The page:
California’s strict goals for reducing methane emissions from dairies, when combined with incentive grants, has led to early successes and should serve as a model for the rest of world for rapidly cutting greenhouse gas emissions, according to UC Davis professors.

“We did a calculation to see what happens if the world were to follow California's lead,” said Ermias Kebreab, a professor in sustainable agriculture, during the California Dairy Sustainability Summit last Thursday. “We came up with an estimate of about a 1.73% reduction in total global greenhouse gas emissions. This is quite remarkable.”

Kebreab added that this is a very conservative estimate since it applies 2014 data and does not reflect the progress made since then. Senate Bill 1383 in 2016 set a goal of reducing short-lived pollutants by 40% of 2013 levels. Since that time, the state has already slashed manure methane emissions by 25%. Kebreab pointed out that the industry over decades has gained new efficiencies in milk production and adopted practices that have significantly reduced emissions per head of cattle, especially when compared to developing countries.

While California leads the nation in dairy sales, the greenhouse gas emissions from dairies account for just 4% of the state’s total, with fossil fuels contributing 80%.

“California has done a lot of work in the last 50 years, but I think the next 5 to 10 years is going to be even more exciting,” he said. “We have some tools that will help us drastically reduce those emissions.”

UC Davis air quality specialist Frank Mitloehner cautioned that biological methane behaves much differently from carbon dioxide in how it influences global warming. Because of that, it is often calculated inappropriately as a stock gas.

Frank Mitloehner

UC Davis Prof. Frank Mitloehner (courtesy UC Davis)

“Methane is killed in a fairly short period of time,” he said. “If we reduce methane from dairies, for example, then that has an immediate impact on warming.”

And limiting the amount of climate warming directly addresses the goals of the Paris climate agreement, he said.

In a recent white paper, Kebreab and Mitloehner, along with Dairy Cares CEO Michael Boccadoro, describe how emissions from more than 12 years ago have already broken down and disappeared, leading to an exponential decline as the industry moves to greener practices. This means the sector is within reach of climate neutrality—which Mitloehner argued should be the goalpost rather than carbon neutrality. In reducing carbon dioxide, warming still continues to rise until the world achieves absolute net zero emissions.

“I'm very optimistic to turn this liability of methane into an asset by not viewing it as a big problem but viewing it as a significant opportunity for the dairy sector to do something that's right for the environment,” said Mitloehner. “It is actually, in my opinion, not a super pollutant but a super opportunity.”

He attributed the success to several factors. For one, CDFA, the Air Resources Board and the California Energy Commission over the years worked collaboratively across silos on the methane reduction goal. The dairy sector “has been quite amazing” as a financial partner as well. More than $1 billion has been invested into installing more than 230 dairy digesters across the state to capture methane, with the private sector contributing a two-to-one match, according to Boccadoro.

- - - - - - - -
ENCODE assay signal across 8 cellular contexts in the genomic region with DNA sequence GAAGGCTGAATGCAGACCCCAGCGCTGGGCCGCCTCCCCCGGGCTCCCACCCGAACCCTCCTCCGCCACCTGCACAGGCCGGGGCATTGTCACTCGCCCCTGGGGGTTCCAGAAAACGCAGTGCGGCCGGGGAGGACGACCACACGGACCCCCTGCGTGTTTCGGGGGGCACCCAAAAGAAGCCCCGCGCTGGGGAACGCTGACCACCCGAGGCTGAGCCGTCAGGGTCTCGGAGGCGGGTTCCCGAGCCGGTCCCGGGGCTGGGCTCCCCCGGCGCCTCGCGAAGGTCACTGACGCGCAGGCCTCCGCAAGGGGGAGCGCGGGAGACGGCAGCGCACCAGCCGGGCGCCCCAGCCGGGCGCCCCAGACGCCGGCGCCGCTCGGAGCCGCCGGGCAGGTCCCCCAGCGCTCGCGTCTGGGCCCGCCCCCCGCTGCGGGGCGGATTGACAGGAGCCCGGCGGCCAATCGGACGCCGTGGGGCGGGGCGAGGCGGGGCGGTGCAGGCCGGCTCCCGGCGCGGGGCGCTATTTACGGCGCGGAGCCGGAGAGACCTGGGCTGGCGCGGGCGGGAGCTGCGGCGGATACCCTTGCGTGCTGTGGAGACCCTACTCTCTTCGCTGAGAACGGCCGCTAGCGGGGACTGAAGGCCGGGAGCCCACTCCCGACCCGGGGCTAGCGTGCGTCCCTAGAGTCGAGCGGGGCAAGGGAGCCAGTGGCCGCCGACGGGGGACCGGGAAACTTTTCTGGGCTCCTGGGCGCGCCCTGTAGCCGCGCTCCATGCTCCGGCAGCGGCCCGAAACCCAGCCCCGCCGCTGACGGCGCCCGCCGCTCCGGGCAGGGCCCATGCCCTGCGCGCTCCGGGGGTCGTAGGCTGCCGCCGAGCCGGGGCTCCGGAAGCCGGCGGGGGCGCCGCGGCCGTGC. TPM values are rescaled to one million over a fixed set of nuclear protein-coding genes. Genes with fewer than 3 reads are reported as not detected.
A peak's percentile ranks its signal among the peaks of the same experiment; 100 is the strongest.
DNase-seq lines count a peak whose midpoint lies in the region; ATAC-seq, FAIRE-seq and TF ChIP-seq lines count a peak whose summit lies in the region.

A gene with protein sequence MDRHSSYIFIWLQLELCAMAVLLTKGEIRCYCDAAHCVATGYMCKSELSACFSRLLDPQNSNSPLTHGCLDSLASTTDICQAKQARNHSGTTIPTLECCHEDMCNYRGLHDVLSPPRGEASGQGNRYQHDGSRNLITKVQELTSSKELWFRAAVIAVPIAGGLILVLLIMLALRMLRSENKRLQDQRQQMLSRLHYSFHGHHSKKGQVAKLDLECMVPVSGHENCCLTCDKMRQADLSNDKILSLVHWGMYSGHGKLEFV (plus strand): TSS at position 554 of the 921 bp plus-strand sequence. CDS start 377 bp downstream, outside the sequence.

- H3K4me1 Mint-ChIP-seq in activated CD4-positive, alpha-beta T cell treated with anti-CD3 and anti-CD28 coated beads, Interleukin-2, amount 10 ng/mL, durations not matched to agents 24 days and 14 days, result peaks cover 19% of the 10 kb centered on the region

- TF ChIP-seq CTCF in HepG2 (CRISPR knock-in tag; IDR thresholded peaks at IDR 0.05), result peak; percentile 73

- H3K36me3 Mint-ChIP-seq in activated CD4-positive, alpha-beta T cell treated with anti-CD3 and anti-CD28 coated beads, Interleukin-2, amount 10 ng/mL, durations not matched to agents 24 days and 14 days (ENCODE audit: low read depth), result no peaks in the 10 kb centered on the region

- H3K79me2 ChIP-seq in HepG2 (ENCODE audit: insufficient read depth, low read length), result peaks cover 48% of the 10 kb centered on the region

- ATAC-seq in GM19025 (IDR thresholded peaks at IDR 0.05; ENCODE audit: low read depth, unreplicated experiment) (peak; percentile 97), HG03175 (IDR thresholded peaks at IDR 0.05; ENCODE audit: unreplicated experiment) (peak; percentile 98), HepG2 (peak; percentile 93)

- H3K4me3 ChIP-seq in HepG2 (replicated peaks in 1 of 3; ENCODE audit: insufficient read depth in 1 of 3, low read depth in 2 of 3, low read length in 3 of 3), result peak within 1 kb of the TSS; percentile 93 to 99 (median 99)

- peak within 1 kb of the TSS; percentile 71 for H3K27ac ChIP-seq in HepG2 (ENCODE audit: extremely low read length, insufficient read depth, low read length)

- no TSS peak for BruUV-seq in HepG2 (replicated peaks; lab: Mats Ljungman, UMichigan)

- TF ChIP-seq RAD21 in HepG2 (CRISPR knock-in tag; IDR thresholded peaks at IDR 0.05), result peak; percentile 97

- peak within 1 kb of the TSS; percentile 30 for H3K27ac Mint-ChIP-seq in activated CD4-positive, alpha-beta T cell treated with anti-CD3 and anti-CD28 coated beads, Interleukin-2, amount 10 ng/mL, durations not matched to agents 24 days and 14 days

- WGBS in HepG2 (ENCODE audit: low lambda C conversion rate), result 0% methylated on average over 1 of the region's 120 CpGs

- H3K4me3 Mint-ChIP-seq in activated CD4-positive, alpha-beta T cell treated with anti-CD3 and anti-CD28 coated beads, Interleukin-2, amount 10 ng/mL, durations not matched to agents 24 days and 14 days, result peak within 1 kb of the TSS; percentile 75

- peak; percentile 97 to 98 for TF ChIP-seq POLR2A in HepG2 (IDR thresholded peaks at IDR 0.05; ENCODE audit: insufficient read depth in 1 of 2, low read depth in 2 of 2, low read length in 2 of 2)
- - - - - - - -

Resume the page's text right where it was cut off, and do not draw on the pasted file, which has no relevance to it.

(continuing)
CARB Executive Officer Richard Corey said California had only a dozen digesters five years ago. He estimated about $300 million has flowed into state incentives dollars in recent years. Corey emphasized that other significant factors were changes in operations and the revenue stream that has sustained the economic value for the methane. Dairies have sold the captured methane as natural gas and coordinated operations to more easily pipe it into existing infrastructure.

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Kebreab’s research into food additives for dairy cows has shown that more tools on the near horizon will further reduce the enteric form of methane, which is released through digestion. Some products are already moving through the special FDA approval process for these additives.

“I would think in the next two years or so a couple of those food additives may get approval and will be available for the farmers,” he said.

He and others stressed that governments should incentivize farmers for these activities. Kebreab said CARB could approve protocol through its cap-and-trade program to credit farmers for cutting greenhouse gases.

“You would reward people for reducing methane emissions, in exactly the same way that we reward farmers for forestry, where they're taking carbon dioxide back out of the atmosphere,” said University of Oxford Professor Myles Allen, an expert on climate physics. “Many countries pay farmers to do that.”

Allen warned that the flip side, however, would be disincentivizing, or penalizing, farmers who increase methane emissions.

Mitloehner added that incentive grants for anaerobic digesters and reducing enteric emissions “make all the sense in the world.”

“It is mind boggling how cost-effective climate mitigation is when applied to the sector,” he said. “It's also liability. We do not want to go in the wrong direction of increasing it. We want to decrease it and continue on that path of further reduction.”


Top photo: UC Davis Prof. Ermias Kebreab (courtesy UC Davis)

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